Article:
The International Air Transport Association Calls On Reducing Aviationís Emissions
IATA Calls for a Global Sectoral Approach
By Antonio Percy
May 25, 2009, Copenhagen - The International Air Transport Association (IATA) reiterated aviationís commitment to responsibly addressing the challenges of climate change and called on governments to deliver a global and sectoral approach to reducing aviation emissions in Kyoto 2.
ďAir transport is a global industry with a good track record and ambitious targets for environmental performance. But to achieve them, we need governments to take a global approach,Ē said Giovanni Bisignani, IATAís Director General and CEO in a statement to the World Business Summit on Climate Change in Copenhagen.
Bisignani called on governments to define a sectoral approach in Kyoto 2 with global accounting for aviationís emissions through the International Civil Aviation Organization (ICAO) and open access for airlines to properly regulated carbon markets. Such an approach would maintain a level playing field for all airlines and replace overlapping national and regional schemes.
A global approach is already underpinned with three ambitious industry targets: (1) a 25% improvement in fuel efficiency by 2020 compared to 2005, (2) to use 10% alternative fuels by 2017 and (3) a 50% absolute reduction in emissions by 2050. IATA is already working to set an important fourth target: a date for carbon-neutral growth beyond which our emissions will not grow even as demand increases.
IATA gave a progress report on the aviation industryís efforts to reduce emissions its report indicates aviationís emissions will fall by 8% this year. Some 6% of this is from the recession and 2% is directly related to IATAís four-pillar strategy.
Pillar 1 - Technology: Fuel efficiency improved 70% over the past forty years, 23% in the last decade alone. This is mainly due to better aircraft and engines.
Pillars 2 - Operations: ďHow we fly makes a difference. IATAís Green Teams are working with airlines around the world to implement best practices. IATA reports indicate this work is now saving around 30 million tons of CO2 each year, .
Pillar 3 - Infrastructure: IATAís work to shorten routes is saving at least a further 30 million tons of CO2.
Pillar 4 - Positive Economic Measures: Some 30 airlines have carbon offset programs. In June, IATA will launch an industry offset program so airlines can offer this option even more broadly.
Biofuels: Bisignani made special note of the industry progress on biofuels. One of the most exciting recent developments is the progress being made in sustainable next generation biofuels. These have the potential to reduce carbon footprint by up to 80%. Three years ago nobody thought biofuels could be applied to aviation. Four successful test flights in the last year prove that biofuels work. For the first time aviation could have a sustainable alternative to fossil fuels. Airlines did this work without government involvement. But we could achieve much more, much faster, with a fiscal and legal framework to accelerate research and reward investment. Governments must get on board.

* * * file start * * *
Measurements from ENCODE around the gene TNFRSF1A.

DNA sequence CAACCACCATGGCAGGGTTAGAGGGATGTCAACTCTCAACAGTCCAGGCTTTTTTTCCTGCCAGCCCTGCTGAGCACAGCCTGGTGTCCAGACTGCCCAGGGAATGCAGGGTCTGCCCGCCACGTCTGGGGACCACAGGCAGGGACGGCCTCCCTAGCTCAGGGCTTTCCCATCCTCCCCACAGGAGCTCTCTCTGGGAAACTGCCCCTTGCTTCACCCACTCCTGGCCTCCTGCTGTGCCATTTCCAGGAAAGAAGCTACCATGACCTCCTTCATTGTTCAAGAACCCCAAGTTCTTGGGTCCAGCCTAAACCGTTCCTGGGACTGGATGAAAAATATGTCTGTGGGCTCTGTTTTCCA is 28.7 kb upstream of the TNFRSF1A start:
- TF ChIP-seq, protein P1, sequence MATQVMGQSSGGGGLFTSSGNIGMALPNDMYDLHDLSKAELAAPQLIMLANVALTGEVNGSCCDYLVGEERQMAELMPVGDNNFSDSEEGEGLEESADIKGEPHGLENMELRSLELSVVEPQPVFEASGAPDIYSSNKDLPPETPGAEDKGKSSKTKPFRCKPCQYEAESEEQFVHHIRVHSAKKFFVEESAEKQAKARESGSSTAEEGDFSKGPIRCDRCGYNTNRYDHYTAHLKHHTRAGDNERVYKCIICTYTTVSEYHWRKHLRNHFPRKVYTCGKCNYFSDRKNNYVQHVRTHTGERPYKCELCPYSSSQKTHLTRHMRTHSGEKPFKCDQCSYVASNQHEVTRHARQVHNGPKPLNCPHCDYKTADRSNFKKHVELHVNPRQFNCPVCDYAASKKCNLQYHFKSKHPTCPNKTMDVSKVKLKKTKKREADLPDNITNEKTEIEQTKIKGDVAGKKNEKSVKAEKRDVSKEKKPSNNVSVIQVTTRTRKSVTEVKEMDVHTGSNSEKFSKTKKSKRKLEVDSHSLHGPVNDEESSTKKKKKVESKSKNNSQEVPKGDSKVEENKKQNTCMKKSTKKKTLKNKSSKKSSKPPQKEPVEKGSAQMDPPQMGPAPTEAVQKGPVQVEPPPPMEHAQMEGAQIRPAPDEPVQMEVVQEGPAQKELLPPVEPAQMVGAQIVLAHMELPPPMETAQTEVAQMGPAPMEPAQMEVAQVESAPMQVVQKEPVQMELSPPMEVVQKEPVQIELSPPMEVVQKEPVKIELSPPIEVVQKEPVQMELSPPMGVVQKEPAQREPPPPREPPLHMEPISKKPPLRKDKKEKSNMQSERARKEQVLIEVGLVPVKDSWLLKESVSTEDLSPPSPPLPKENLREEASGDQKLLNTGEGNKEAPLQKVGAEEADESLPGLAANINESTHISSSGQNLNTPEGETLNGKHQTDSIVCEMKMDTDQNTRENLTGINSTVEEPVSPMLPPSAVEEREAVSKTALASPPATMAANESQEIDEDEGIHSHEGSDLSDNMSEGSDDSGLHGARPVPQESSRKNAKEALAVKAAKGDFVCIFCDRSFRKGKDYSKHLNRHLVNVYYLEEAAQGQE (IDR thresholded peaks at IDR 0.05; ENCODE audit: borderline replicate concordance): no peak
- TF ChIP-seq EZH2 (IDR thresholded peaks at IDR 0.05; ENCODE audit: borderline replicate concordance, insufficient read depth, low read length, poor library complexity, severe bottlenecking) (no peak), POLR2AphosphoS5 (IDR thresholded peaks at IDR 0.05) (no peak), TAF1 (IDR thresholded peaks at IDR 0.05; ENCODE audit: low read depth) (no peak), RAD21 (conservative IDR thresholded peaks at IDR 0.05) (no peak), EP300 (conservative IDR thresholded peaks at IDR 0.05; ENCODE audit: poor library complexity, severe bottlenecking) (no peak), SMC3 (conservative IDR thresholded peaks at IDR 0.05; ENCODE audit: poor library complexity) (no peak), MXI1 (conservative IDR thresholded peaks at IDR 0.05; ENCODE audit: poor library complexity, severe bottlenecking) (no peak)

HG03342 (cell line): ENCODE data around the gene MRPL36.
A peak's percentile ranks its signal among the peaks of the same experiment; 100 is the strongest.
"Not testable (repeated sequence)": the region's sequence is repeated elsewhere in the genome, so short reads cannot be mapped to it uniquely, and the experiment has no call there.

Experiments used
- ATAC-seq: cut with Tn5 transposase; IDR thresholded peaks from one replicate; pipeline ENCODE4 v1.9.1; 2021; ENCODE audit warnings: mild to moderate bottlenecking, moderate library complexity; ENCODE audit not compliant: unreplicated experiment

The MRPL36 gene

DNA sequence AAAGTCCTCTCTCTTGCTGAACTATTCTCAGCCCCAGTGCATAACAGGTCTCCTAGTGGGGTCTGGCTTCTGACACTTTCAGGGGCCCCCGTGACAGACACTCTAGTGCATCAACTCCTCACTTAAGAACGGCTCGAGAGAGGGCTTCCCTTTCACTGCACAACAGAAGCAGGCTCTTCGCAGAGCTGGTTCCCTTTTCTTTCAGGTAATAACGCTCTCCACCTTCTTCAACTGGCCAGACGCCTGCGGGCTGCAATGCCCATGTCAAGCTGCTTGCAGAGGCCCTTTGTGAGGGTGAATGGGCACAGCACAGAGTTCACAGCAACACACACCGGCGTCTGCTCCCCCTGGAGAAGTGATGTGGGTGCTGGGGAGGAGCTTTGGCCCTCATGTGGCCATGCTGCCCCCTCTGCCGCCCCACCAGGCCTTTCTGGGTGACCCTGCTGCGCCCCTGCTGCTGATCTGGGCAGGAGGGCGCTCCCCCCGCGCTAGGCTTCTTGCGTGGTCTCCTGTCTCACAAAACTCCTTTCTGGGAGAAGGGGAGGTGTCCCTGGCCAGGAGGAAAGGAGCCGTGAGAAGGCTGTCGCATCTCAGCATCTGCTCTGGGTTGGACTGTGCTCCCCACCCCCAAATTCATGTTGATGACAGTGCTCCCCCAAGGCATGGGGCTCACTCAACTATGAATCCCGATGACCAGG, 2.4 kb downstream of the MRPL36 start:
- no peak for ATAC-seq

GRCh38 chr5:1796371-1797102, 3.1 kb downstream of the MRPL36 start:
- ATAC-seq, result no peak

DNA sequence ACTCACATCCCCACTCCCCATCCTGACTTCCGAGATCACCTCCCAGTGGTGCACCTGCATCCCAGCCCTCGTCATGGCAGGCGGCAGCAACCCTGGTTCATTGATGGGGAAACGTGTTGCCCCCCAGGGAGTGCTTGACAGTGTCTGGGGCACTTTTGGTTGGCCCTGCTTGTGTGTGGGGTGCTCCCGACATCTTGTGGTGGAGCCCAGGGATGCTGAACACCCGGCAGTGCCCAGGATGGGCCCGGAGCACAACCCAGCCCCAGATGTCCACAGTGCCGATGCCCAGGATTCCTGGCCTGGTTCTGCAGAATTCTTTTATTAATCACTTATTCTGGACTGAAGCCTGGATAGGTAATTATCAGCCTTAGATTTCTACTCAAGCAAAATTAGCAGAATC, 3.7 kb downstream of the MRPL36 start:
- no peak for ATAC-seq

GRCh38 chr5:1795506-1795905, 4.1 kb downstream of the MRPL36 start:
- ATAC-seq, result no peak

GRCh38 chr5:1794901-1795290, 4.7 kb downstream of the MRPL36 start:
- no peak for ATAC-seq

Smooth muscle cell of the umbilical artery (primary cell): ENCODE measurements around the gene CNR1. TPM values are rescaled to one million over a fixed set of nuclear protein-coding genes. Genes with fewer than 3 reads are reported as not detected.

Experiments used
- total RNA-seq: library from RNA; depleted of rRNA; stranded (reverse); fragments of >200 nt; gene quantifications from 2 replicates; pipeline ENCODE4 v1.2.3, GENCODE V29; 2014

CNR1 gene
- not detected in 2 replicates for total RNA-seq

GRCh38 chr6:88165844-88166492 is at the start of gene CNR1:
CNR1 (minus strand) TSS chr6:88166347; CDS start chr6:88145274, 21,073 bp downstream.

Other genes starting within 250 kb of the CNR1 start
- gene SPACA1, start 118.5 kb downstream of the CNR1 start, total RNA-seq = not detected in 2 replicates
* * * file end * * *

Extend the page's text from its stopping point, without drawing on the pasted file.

Working with governments, a united industry - airlines, airports, manufacturer and air navigation service provider - made air transport the safest way to travel. By working together with a coordinated global approach the aviation industry can be the first global industry to achieve carbon-neutral growth and a model for others to follow.
IATA (International Air Transport Association) represents some 230 airlines comprising 93% of scheduled international air traffic. The environment is one of LATAís top priorities, along with safety and security. Airlines are working constantly to limit their climate change impact, emissions and noise. LATA vision for the industry is to achieve carbon neutral growth in the medium term and to build a plane that produces no emissions within 50 years. Although complete solutions are not available today, building blocks, such as alternative fuels, solar power and hydrogen fuel cells already exist.
LATA is working with the whole industry, including manufacturers, airports, air navigation and others to turn this vision into reality. By reducing emissions through investing in technology, improving operational efficiency, building and using efficient infrastructure and positive economic instrument to provide incentives. Airlines have improved fuel efficiency and CO2 emissions almost 20% over the past 10 years. They will continue to improve, by investing in new aircraft and enhancing operations. Thanks to technology, today's aircraft are 50% quieter than 10 years ago.
Local air quality around airports will benefit from new technologies, reducing nitrogen oxides 80% by 2020. Virtually all airlines with operations, to, from and within the European Union will come under the scope of the EUís emissions trading scheme from 2012. Airlines are required to submit a monitoring plan by August 2009 and to monitor data from 2010. More information on emissions trading in Europe and what is required from airlines.
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